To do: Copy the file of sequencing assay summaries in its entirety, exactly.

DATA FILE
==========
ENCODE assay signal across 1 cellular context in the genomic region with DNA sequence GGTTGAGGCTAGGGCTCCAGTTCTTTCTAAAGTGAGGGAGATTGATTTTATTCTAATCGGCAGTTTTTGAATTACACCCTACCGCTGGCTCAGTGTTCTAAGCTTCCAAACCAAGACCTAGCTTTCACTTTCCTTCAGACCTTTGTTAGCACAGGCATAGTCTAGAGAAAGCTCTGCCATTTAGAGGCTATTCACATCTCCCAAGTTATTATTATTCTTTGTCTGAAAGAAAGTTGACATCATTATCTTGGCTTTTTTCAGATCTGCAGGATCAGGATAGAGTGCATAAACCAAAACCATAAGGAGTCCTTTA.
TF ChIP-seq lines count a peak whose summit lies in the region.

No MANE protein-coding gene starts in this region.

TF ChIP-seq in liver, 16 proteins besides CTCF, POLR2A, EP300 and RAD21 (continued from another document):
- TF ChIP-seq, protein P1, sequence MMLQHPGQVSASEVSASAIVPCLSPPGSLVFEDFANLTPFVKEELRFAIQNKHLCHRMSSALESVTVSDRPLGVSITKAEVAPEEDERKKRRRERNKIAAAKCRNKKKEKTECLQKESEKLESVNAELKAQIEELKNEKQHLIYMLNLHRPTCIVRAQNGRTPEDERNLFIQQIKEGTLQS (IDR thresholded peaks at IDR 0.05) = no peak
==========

ENCODE assay signal across 1 cellular context in the genomic region with DNA sequence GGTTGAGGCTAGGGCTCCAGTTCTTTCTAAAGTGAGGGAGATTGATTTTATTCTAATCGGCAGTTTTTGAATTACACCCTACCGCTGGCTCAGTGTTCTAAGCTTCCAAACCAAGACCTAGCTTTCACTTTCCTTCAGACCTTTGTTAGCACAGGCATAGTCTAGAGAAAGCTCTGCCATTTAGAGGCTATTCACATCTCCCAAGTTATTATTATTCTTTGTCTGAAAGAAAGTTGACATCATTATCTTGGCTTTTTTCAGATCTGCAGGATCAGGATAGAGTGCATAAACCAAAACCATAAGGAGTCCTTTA.
TF ChIP-seq lines count a peak whose summit lies in the region.

No MANE protein-coding gene starts in this region.

TF ChIP-seq in liver, 16 proteins besides CTCF, POLR2A, EP300 and RAD21 (continued from another document):
- TF ChIP-seq, protein P1, sequence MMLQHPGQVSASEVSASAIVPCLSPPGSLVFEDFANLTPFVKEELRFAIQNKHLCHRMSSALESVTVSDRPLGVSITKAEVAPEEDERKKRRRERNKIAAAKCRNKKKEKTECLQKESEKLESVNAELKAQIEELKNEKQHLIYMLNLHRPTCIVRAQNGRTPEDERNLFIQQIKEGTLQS (IDR thresholded peaks at IDR 0.05) = no peak